In Middle East, starting a war necessitates winning it too

You don’t establish a democracy just by holding elections, and you don’t end a war just by calling it quits. America has learned both lessons the hard way in Iraq.

U.S. warplanes are there once again, targeting the Islamic State of Iraq and Syria, or ISIS. American military “advisers” were deployed to help Kurdish troops and the flailing Iraqi army thwart the threat. ISIS jihadists claim a caliphate covering much of northeastern Syria and western Iraq, where they are killing Christians and other non-Muslims in gruesome ways.

Whether you blame this situation on George W. Bush for starting an unnecessary war or on Barack Obama for withdrawing U.S. troops prematurely may depend on your political views. I think both presidents got it wrong.

We need not mention oil or WMDs. The biggest still-unproven premise on which America went into Iraq was the notion we could midwife a democratic, anti-terrorist beachhead in a land with sectarian divisions and no democratic institutions.

Yet, the campaign became part of the war on Islamic terrorists as Iraq became a magnet for such fighters. So even if it was foolish to start the war, it became vital that we win it. After four years of spilling much blood and treasure for little gain, in 2007 we finally began to do so, thanks to the “surge” and a counterinsurgency strategy.

But it seems Obama never believed this. Even as our soldiers made hard-earned progress, he spoke of Iraq as the “wrong war”; only Afghanistan was a “just” conflict.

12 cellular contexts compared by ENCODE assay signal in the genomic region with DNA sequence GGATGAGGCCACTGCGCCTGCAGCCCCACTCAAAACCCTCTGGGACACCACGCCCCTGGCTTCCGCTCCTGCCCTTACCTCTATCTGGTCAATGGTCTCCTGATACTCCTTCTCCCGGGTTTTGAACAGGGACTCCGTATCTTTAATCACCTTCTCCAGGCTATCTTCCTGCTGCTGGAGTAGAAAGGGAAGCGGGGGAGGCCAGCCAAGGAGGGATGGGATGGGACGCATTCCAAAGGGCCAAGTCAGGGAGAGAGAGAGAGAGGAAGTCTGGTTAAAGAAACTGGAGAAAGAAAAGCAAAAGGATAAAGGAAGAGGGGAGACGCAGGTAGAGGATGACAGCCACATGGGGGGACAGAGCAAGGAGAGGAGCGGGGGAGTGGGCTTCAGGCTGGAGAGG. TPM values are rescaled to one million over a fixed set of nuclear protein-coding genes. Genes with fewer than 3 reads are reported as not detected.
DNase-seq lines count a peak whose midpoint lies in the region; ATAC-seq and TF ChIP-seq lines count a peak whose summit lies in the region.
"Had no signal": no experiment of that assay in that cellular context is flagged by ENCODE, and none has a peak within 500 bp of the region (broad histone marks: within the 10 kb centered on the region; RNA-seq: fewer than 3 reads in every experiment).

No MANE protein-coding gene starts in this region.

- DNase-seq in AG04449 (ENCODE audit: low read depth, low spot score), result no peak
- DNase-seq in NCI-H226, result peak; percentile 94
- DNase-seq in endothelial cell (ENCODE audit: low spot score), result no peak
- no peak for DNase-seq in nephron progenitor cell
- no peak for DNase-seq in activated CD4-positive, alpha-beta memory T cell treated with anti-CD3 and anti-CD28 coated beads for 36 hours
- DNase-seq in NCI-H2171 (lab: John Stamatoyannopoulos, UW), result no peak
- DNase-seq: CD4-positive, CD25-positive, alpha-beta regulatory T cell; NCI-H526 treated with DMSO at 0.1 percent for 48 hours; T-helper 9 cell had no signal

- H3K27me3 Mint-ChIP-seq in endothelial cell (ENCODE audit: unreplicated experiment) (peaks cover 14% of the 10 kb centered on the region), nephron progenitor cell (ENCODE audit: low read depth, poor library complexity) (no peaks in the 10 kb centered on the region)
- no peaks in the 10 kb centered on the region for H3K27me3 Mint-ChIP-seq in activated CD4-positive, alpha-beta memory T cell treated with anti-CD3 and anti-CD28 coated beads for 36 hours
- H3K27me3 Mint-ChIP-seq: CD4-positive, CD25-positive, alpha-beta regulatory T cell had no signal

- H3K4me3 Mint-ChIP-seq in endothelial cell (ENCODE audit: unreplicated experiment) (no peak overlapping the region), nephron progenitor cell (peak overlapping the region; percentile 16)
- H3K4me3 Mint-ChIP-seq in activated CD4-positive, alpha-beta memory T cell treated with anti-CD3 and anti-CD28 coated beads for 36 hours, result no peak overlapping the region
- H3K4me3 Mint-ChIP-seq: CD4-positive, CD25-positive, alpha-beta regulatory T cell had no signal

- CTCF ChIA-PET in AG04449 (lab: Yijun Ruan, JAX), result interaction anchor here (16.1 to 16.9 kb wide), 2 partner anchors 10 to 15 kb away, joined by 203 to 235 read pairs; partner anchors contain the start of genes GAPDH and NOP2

Obama may have been right about each war’s genesis. But by the time he became president, withdrawal from Iraq for the sake of withdrawal was the wrong decision.

History will sort out exactly how hard Obama pushed to leave several thousand U.S. troops in Iraq to help maintain the peace. Whatever happened — whether he didn’t really pursue the idea, or Iraqi Prime Minister Nouri al-Maliki simply rejected it — that now looks like the wrong move.

First, it appears our withdrawal only hastened Maliki’s turn against accommodating Iraq’s Sunni and Kurdish minorities. Sectarian rivalries are aflame again.

Second, our departure left Iraq’s army less able to repel ISIS and likely contributed to our underestimation of the jihadists’ capabilities. Obama dismissed ISIS as recently as January as “a JV team (that) puts on Lakers uniforms” and thinks that “make(s) them Kobe Bryant.” That JV team controls nearly half the country now.

Finally, our leaving Iraq has made a substantial military response to ISIS even more politically difficult — a sad irony, because terrorism in Iraq threatens the U.S. and our allies now more than ever. The danger of U.S. and European citizens going to Iraq and Syria to fight, and potentially to later bring the fight back home with them, is more dire than the one posed by Saddam Hussein.

The importance of winning a victory, rather than merely declaring one, is more often than not an argument against war. But it also explains why walking away from a conflict doesn’t end it — and why I’m afraid we haven’t seen the last of war in Iraq.

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